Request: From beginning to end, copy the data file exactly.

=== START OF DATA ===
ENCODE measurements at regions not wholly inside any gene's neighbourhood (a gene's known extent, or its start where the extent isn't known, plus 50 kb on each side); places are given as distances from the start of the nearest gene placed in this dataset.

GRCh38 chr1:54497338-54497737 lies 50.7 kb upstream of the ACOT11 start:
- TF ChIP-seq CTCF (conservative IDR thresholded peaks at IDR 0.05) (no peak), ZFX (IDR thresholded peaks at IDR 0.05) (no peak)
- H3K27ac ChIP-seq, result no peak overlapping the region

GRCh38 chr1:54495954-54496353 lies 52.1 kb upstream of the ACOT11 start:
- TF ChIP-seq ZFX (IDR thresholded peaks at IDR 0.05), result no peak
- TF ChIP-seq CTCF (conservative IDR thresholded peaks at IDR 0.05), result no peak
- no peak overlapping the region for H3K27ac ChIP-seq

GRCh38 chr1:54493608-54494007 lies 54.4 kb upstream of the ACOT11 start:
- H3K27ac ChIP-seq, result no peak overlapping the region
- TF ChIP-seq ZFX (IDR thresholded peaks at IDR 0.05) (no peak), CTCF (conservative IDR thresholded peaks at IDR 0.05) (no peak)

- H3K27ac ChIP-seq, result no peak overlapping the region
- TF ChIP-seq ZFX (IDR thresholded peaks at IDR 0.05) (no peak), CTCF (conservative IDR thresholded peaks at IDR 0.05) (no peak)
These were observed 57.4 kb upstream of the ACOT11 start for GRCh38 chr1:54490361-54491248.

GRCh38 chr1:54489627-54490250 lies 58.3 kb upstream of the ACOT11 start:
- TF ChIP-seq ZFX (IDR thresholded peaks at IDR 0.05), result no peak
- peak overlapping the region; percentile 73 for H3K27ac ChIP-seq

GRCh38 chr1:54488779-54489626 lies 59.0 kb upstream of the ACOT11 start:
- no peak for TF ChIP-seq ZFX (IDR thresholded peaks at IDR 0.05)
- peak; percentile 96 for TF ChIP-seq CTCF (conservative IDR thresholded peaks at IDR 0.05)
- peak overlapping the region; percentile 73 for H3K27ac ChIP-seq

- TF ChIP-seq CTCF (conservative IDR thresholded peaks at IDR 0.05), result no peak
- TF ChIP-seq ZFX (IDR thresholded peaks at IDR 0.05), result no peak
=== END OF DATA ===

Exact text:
ENCODE measurements at regions not wholly inside any gene's neighbourhood (a gene's known extent, or its start where the extent isn't known, plus 50 kb on each side); places are given as distances from the start of the nearest gene placed in this dataset.

GRCh38 chr1:54497338-54497737 lies 50.7 kb upstream of the ACOT11 start:
- TF ChIP-seq CTCF (conservative IDR thresholded peaks at IDR 0.05) (no peak), ZFX (IDR thresholded peaks at IDR 0.05) (no peak)
- H3K27ac ChIP-seq, result no peak overlapping the region

GRCh38 chr1:54495954-54496353 lies 52.1 kb upstream of the ACOT11 start:
- TF ChIP-seq ZFX (IDR thresholded peaks at IDR 0.05), result no peak
- TF ChIP-seq CTCF (conservative IDR thresholded peaks at IDR 0.05), result no peak
- no peak overlapping the region for H3K27ac ChIP-seq

GRCh38 chr1:54493608-54494007 lies 54.4 kb upstream of the ACOT11 start:
- H3K27ac ChIP-seq, result no peak overlapping the region
- TF ChIP-seq ZFX (IDR thresholded peaks at IDR 0.05) (no peak), CTCF (conservative IDR thresholded peaks at IDR 0.05) (no peak)

- H3K27ac ChIP-seq, result no peak overlapping the region
- TF ChIP-seq ZFX (IDR thresholded peaks at IDR 0.05) (no peak), CTCF (conservative IDR thresholded peaks at IDR 0.05) (no peak)
These were observed 57.4 kb upstream of the ACOT11 start for GRCh38 chr1:54490361-54491248.

GRCh38 chr1:54489627-54490250 lies 58.3 kb upstream of the ACOT11 start:
- TF ChIP-seq ZFX (IDR thresholded peaks at IDR 0.05), result no peak
- peak overlapping the region; percentile 73 for H3K27ac ChIP-seq

GRCh38 chr1:54488779-54489626 lies 59.0 kb upstream of the ACOT11 start:
- no peak for TF ChIP-seq ZFX (IDR thresholded peaks at IDR 0.05)
- peak; percentile 96 for TF ChIP-seq CTCF (conservative IDR thresholded peaks at IDR 0.05)
- peak overlapping the region; percentile 73 for H3K27ac ChIP-seq

- TF ChIP-seq CTCF (conservative IDR thresholded peaks at IDR 0.05), result no peak
- TF ChIP-seq ZFX (IDR thresholded peaks at IDR 0.05), result no peak